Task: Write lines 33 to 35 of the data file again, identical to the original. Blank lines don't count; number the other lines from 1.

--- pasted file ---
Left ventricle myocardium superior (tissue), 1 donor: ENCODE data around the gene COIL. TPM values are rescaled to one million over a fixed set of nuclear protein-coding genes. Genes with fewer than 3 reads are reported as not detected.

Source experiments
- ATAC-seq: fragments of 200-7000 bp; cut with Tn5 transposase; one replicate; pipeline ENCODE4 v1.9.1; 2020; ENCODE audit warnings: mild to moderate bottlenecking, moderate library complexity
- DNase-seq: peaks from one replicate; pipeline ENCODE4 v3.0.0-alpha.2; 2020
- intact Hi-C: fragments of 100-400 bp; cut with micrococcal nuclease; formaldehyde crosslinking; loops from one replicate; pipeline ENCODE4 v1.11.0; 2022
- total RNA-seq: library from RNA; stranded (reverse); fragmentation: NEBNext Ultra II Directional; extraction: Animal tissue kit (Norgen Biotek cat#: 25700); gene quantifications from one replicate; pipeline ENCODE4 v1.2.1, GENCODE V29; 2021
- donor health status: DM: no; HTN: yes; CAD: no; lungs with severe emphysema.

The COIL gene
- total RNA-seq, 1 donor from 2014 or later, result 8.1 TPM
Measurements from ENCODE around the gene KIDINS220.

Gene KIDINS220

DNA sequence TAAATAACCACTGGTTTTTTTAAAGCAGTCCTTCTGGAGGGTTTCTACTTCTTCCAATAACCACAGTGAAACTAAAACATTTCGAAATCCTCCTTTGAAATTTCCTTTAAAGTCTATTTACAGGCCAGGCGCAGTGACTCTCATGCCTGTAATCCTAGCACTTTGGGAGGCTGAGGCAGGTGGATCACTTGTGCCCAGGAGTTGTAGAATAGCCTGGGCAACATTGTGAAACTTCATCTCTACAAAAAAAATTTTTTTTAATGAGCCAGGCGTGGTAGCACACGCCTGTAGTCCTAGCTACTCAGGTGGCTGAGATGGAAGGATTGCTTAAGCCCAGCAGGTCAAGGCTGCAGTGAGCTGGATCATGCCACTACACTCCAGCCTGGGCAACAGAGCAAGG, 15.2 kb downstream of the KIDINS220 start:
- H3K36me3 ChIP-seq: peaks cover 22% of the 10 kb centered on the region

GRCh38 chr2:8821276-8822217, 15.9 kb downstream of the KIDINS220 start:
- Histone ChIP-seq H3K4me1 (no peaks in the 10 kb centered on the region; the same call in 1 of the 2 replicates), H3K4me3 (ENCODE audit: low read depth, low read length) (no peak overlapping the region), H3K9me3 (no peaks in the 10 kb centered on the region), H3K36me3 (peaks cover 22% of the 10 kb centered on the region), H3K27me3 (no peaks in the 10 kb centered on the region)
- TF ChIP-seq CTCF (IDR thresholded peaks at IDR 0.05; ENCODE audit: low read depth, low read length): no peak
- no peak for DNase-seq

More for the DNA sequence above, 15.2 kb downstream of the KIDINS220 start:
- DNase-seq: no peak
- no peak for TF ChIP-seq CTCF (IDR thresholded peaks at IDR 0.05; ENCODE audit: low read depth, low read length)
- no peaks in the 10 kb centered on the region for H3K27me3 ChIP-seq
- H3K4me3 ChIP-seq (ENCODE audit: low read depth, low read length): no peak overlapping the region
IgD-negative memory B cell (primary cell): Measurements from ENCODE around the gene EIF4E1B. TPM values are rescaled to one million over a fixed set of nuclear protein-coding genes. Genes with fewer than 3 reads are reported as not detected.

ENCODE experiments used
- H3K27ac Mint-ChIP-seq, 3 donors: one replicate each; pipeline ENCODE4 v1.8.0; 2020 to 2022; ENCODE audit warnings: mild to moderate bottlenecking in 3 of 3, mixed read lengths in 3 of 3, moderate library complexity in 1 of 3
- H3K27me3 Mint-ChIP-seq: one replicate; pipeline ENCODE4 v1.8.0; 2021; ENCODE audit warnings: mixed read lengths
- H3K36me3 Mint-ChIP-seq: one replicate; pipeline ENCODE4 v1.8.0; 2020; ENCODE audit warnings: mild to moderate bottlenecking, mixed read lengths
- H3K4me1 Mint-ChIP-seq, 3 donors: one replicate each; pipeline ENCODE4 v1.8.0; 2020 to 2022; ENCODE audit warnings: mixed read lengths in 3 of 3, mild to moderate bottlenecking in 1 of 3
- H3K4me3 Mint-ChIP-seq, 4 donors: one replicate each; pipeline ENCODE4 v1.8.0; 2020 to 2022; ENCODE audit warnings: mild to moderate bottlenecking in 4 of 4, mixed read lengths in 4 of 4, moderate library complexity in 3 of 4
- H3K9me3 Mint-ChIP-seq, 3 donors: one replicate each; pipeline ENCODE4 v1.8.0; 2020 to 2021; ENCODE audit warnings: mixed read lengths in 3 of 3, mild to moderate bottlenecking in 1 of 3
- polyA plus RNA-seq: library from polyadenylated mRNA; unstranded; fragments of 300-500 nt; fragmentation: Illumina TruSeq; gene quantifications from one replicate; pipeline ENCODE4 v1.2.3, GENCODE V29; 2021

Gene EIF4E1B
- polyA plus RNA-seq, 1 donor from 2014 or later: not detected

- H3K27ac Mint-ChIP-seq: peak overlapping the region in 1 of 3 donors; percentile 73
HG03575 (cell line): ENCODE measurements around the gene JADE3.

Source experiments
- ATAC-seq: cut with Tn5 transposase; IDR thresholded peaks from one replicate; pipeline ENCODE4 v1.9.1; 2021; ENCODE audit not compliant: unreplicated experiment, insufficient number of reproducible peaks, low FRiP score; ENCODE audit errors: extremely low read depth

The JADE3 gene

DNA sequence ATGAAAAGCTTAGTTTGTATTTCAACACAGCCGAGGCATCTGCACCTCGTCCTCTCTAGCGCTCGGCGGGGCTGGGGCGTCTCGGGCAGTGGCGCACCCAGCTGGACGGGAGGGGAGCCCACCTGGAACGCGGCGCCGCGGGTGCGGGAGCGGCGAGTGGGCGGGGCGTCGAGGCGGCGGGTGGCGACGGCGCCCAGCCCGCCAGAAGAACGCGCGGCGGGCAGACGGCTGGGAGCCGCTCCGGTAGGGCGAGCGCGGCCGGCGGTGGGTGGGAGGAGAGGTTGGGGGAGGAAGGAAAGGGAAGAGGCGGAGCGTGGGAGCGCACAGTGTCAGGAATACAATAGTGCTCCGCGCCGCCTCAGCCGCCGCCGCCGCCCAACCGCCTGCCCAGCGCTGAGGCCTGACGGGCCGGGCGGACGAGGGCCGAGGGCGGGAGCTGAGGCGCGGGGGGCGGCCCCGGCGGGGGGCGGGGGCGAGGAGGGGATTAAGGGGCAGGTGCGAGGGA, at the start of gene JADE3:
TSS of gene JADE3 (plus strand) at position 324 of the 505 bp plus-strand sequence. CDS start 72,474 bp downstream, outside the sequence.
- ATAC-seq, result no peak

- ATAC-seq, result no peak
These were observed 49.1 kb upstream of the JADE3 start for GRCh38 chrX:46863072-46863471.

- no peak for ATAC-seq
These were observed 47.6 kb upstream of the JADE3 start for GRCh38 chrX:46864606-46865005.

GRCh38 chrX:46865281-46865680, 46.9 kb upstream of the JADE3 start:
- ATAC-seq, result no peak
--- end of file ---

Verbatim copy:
- polyA plus RNA-seq, 1 donor from 2014 or later: not detected

- H3K27ac Mint-ChIP-seq: peak overlapping the region in 1 of 3 donors; percentile 73
HG03575 (cell line): ENCODE measurements around the gene JADE3.